Commissioner’s Blog

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François Boileau
French Language Services Commissioner

The Official Languages Act: The vanguard of cooperative federalism

Two weeks ago, on November 29, we testified before the House of Commons Standing Committee on Official Languages in Ottawa. The purpose was to provide MPs with our expert views and present a brief on the important issues that need to be considered in the process of modernizing the Official Languages Act (OLA), which will be 50 years old next year.

The idea of modernizing the Official Languages Act has been approved; what remains to be determined is how to change it. Modernization is necessary because the roles and responsibilities of official languages actors have changed substantially, as have the official language minority communities. In this regard, I had the opportunity to draw an initial parallel with my recommendation to the Ontario government to modernize the French Language Services Act.

Our appearance before the Committee gave me the chance to talk about the new Official Languages (Communications with and Services to the Public) Regulations, unveiled on October 25, which now require that community vitality be taken into account in planning the delivery of services. Under the new Regulations, as I recommended, elementary and secondary schools are now important vitality indicators, which will have an impact on the measurement of demand. What needs to be done now is to ensure that the new Official Languages Act embraces the same vision as the Regulations and is based on an inclusive and qualitative definition of significant demand.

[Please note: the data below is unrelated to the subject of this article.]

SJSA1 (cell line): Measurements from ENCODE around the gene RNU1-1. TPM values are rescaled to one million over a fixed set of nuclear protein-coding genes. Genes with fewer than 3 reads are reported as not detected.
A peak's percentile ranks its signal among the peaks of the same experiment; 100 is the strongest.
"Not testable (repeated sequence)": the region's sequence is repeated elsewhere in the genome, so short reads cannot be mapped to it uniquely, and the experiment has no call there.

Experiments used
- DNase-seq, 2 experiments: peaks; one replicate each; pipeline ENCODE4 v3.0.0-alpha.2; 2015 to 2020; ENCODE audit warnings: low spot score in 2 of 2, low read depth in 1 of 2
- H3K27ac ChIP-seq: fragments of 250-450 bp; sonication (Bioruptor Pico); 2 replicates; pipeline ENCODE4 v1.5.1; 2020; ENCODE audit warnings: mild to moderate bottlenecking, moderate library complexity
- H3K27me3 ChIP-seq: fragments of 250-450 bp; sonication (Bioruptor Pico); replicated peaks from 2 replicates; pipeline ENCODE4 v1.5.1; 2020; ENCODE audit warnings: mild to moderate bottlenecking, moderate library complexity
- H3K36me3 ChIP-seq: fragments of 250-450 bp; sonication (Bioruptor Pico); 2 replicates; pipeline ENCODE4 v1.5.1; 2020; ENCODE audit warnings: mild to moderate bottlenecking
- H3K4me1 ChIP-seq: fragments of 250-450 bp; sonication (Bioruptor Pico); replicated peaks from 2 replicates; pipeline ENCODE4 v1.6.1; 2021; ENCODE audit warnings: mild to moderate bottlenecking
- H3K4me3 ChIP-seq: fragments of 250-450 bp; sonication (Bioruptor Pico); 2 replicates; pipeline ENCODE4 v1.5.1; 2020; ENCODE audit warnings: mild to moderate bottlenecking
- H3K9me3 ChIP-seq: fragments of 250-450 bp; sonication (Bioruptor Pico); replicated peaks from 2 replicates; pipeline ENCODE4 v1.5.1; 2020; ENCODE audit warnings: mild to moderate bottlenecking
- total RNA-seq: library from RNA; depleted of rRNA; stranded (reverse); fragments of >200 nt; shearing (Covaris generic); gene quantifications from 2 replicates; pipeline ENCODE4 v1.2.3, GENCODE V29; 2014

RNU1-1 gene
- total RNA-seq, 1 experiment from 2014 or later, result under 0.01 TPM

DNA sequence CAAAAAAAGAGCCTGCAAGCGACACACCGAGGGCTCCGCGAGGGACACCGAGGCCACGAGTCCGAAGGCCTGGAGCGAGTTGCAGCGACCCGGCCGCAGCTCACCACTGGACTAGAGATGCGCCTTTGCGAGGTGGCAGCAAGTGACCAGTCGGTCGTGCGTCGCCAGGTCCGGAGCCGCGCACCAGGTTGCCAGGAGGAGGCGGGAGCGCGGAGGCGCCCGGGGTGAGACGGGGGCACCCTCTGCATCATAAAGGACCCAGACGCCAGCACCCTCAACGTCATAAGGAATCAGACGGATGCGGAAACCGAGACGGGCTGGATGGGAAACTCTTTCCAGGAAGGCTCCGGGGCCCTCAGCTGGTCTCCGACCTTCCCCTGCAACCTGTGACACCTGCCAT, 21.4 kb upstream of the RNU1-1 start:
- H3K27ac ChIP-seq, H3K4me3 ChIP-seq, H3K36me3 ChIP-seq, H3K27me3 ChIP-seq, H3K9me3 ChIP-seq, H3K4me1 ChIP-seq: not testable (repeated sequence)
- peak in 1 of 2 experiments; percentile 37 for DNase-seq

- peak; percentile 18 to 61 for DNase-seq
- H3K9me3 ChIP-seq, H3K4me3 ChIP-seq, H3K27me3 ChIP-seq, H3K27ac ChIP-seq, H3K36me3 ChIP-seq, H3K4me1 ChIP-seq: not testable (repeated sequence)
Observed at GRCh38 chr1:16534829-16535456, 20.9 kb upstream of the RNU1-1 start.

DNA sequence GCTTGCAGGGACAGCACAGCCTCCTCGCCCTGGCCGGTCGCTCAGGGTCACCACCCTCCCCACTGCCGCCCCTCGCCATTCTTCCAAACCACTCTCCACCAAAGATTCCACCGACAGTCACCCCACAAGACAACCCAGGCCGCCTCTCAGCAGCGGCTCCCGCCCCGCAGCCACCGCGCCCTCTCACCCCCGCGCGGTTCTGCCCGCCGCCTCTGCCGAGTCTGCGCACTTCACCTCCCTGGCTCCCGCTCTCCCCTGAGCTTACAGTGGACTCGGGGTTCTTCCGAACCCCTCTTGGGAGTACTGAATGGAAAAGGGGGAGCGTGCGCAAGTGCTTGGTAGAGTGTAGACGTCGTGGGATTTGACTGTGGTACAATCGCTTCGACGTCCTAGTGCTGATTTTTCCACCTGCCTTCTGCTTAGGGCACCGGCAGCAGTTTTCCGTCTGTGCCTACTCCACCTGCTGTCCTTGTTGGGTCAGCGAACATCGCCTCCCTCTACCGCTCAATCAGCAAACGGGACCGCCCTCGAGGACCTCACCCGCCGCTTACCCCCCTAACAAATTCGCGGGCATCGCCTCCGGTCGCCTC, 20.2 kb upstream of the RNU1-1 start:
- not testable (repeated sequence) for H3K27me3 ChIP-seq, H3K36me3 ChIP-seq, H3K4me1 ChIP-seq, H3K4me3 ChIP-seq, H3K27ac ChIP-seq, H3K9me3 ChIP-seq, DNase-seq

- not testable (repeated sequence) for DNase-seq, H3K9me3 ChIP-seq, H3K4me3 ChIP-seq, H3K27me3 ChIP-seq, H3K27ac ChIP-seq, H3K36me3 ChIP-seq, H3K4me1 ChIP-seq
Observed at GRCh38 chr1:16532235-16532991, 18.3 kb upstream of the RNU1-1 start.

I also recommended that Parliament amend the Official Languages Act to include a possibility to adopt a regulation on active offer. A more robust active offer obligations regime, with objective requirements, is particularly essential when the population group concerned is vulnerable, especially in the health sector. This was my second parallel with the changes that we are proposing for the French Language Services Act in Ontario.

In addition, I emphasized the importance of making a central agency responsible for implementing the Official Languages Act. I argued that the real work of implementing this OLA should fall to Treasury Board and that the OLA should be amended accordingly. I concluded with an explanation of my vision of a language commissioner’s role.

Statement by the Commissioner regarding the adoption of the Restoring Trust, Transparency and Accountability Act, 2018

Yesterday evening, the Legislative Assembly adopted a statute that abolishes the Office of the French Language Services Commissioner and, at the same time, an institution that is vital to the development of the Franco-Ontarian community. This decision, hard to justify in terms of budgetary efficiency, violates the language rights of the Francophone population and is a prima facie setback for all of Ontario. As my federal colleague, Commissioner Raymond Théberge, quite rightly pointed out, “A commissioner who is not independent is no longer a commissioner”.

Since my elevation to the position of Independent Officer, I have devoted a large part of my work to advising ministers and other senior officials on the best application of the French Language Services Act. The Office of the French Language Services Commissioner has proved again and again that it is an effective and credible actor in creating and implementing public policies. By relegating the Commissioner to a position under the authority of the Ombudsman, the government is sacrificing an important advisor, without legitimate justifications.